Diabetes, Alzheimer's, cancer. They may seem like wildly different diseases, but they share a common thread, reports the Wall Street Journal: Each has been tied to chronic inflammation. And that has scientists now studying whether inflammation can be battled with certain foods, rather than drugs. The Journal gives a quick primer: Inflammation is our body's natural way of coping with injury and irritants. But when there's no end to those irritants—say, because a person continues to smoke, or eat an unhealthy diet—inflammation can become chronic, and a mess of problems can follow (damage to arteries, insulin resistance, stroke, and on and on).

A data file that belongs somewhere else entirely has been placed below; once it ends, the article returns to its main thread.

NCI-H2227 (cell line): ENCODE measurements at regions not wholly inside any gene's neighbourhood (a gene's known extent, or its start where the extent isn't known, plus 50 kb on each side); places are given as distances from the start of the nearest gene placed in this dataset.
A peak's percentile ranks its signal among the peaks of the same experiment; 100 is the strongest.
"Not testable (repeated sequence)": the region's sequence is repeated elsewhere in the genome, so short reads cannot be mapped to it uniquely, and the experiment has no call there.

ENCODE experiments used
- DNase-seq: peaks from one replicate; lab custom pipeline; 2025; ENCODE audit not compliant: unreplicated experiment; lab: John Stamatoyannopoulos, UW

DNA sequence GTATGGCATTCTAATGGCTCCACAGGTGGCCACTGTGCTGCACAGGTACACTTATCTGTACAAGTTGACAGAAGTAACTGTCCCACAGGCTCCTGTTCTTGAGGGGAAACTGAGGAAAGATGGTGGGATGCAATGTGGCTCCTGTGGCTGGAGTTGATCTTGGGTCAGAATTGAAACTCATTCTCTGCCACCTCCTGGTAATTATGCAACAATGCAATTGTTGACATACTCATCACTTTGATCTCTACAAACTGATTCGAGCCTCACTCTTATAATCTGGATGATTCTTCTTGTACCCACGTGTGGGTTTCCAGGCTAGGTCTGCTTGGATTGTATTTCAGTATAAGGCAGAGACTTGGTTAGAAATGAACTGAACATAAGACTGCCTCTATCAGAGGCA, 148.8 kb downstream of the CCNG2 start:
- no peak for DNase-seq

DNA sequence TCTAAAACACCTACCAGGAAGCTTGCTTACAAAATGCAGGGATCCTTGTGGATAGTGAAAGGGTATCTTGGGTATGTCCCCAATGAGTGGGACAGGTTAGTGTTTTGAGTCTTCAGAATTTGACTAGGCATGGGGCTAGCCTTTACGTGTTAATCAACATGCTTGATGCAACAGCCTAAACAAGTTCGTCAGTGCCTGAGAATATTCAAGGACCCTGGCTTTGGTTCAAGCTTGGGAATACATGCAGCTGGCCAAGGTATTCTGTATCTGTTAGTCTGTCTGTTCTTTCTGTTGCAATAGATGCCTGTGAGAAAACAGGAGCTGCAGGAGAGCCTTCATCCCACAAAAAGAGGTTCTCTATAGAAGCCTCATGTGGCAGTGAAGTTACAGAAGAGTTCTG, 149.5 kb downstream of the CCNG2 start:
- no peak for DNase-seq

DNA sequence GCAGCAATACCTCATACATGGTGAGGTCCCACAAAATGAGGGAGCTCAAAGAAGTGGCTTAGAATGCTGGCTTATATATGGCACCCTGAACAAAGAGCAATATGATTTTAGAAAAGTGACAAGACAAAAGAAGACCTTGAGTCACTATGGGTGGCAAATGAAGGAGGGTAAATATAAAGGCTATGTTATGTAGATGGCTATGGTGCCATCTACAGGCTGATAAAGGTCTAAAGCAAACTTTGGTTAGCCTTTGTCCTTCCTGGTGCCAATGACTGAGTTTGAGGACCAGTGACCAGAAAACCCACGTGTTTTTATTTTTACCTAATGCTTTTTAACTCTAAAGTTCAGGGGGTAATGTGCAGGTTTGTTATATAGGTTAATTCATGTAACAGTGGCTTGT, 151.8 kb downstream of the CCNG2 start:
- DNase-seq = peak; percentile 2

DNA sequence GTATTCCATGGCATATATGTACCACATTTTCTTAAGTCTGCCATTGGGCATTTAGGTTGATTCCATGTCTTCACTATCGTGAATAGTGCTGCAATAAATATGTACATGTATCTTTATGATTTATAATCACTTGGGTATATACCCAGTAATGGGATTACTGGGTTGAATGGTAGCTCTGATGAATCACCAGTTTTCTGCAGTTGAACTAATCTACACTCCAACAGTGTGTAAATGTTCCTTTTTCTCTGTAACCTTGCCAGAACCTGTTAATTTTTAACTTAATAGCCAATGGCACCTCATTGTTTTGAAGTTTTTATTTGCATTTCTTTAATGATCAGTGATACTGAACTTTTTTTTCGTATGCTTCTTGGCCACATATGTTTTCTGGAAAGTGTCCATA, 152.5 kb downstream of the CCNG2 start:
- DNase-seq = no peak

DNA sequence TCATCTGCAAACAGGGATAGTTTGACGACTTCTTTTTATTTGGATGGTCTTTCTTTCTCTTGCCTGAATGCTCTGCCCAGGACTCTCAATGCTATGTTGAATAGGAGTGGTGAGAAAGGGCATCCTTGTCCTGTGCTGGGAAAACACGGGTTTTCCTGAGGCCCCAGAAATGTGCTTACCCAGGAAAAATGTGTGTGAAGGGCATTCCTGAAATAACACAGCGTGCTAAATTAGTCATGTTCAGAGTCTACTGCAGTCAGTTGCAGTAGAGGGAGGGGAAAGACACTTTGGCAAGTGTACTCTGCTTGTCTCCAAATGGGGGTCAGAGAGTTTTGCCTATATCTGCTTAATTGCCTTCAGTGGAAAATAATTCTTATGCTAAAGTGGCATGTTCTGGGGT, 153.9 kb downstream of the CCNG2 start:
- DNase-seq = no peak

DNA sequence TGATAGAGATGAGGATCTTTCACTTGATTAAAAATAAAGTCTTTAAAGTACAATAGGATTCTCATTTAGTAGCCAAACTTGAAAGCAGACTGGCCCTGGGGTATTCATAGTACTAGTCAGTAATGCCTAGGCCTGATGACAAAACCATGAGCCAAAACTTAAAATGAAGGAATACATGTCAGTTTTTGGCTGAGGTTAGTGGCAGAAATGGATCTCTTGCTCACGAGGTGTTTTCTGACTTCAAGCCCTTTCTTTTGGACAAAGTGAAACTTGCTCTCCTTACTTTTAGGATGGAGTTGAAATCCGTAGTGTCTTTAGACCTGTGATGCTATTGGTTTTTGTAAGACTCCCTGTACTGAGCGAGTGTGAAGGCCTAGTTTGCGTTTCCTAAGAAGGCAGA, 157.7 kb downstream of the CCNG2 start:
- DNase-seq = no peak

Historically, the war against inflammation has been waged with drugs like statins. But as more and more research points to a link between abdominal fat (whose cells pump out cytokines, molecules that encourage inflammation to kick in) and poor diets and inflammation, scientists are reviewing whether everything from dairy foods to omega-3-rich salmon can guard against the condition. Recent studies have calculated the levels of C-reactive protein in the blood; it's an indicator of inflammation lurking in the body, and some studies have shown that eating more dietary fiber, for instance, can lower it. But one doctor tells the Journal that there's no proof that a particular diet will work magic. "If you weigh 300 pounds and eat healthy, the weight will still counter any beneficial foods you are eating," he says.